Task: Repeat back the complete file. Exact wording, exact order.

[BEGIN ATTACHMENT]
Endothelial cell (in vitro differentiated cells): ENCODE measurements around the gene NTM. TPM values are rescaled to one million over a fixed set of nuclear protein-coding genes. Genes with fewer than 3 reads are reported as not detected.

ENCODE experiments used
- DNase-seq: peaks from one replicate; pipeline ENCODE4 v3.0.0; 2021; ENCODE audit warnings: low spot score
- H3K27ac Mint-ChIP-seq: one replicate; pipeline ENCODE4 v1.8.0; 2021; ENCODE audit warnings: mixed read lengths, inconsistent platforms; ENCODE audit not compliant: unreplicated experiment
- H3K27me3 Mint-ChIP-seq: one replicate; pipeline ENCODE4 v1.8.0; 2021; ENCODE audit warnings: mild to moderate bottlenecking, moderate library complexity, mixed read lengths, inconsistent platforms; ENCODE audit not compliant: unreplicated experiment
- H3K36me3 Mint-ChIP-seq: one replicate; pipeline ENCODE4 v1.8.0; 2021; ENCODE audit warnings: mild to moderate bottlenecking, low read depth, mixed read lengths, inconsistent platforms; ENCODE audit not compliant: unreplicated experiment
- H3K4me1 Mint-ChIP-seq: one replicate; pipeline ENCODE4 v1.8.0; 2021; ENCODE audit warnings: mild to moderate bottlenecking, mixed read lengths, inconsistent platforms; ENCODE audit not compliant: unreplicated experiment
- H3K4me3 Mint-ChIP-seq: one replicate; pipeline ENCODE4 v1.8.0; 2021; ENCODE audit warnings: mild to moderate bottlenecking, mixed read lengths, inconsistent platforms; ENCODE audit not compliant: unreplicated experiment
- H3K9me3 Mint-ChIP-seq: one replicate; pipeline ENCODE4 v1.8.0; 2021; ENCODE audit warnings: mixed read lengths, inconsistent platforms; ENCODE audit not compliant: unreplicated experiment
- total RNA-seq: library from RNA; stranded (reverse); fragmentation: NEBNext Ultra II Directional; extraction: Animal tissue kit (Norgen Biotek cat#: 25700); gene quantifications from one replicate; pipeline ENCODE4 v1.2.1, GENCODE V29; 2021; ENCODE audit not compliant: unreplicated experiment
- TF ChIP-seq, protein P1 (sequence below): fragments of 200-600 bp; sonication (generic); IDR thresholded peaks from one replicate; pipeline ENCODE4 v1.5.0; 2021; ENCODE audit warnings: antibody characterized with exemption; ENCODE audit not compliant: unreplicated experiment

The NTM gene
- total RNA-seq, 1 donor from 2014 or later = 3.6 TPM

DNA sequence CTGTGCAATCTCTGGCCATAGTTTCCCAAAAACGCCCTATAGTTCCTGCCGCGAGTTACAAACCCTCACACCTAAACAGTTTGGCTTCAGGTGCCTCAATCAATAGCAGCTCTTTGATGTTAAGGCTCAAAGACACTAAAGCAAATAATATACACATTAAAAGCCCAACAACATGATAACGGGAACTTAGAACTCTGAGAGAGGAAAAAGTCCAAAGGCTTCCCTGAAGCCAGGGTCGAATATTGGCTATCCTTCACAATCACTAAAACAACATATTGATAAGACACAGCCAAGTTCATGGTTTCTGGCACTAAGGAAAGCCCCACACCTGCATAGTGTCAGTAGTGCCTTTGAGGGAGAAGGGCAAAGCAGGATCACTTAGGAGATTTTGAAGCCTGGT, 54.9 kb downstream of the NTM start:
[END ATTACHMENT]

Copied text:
Endothelial cell (in vitro differentiated cells): ENCODE measurements around the gene NTM. TPM values are rescaled to one million over a fixed set of nuclear protein-coding genes. Genes with fewer than 3 reads are reported as not detected.

ENCODE experiments used
- DNase-seq: peaks from one replicate; pipeline ENCODE4 v3.0.0; 2021; ENCODE audit warnings: low spot score
- H3K27ac Mint-ChIP-seq: one replicate; pipeline ENCODE4 v1.8.0; 2021; ENCODE audit warnings: mixed read lengths, inconsistent platforms; ENCODE audit not compliant: unreplicated experiment
- H3K27me3 Mint-ChIP-seq: one replicate; pipeline ENCODE4 v1.8.0; 2021; ENCODE audit warnings: mild to moderate bottlenecking, moderate library complexity, mixed read lengths, inconsistent platforms; ENCODE audit not compliant: unreplicated experiment
- H3K36me3 Mint-ChIP-seq: one replicate; pipeline ENCODE4 v1.8.0; 2021; ENCODE audit warnings: mild to moderate bottlenecking, low read depth, mixed read lengths, inconsistent platforms; ENCODE audit not compliant: unreplicated experiment
- H3K4me1 Mint-ChIP-seq: one replicate; pipeline ENCODE4 v1.8.0; 2021; ENCODE audit warnings: mild to moderate bottlenecking, mixed read lengths, inconsistent platforms; ENCODE audit not compliant: unreplicated experiment
- H3K4me3 Mint-ChIP-seq: one replicate; pipeline ENCODE4 v1.8.0; 2021; ENCODE audit warnings: mild to moderate bottlenecking, mixed read lengths, inconsistent platforms; ENCODE audit not compliant: unreplicated experiment
- H3K9me3 Mint-ChIP-seq: one replicate; pipeline ENCODE4 v1.8.0; 2021; ENCODE audit warnings: mixed read lengths, inconsistent platforms; ENCODE audit not compliant: unreplicated experiment
- total RNA-seq: library from RNA; stranded (reverse); fragmentation: NEBNext Ultra II Directional; extraction: Animal tissue kit (Norgen Biotek cat#: 25700); gene quantifications from one replicate; pipeline ENCODE4 v1.2.1, GENCODE V29; 2021; ENCODE audit not compliant: unreplicated experiment
- TF ChIP-seq, protein P1 (sequence below): fragments of 200-600 bp; sonication (generic); IDR thresholded peaks from one replicate; pipeline ENCODE4 v1.5.0; 2021; ENCODE audit warnings: antibody characterized with exemption; ENCODE audit not compliant: unreplicated experiment

The NTM gene
- total RNA-seq, 1 donor from 2014 or later = 3.6 TPM

DNA sequence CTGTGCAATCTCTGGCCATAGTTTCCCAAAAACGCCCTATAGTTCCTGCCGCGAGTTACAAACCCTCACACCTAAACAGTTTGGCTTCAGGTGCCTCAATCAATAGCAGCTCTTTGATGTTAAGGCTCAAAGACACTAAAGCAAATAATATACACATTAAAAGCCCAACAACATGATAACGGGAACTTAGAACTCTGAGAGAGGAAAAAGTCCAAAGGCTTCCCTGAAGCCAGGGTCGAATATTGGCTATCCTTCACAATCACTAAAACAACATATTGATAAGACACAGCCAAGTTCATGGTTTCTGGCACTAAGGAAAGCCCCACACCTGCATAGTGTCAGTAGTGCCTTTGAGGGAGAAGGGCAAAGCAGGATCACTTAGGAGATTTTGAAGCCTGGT, 54.9 kb downstream of the NTM start: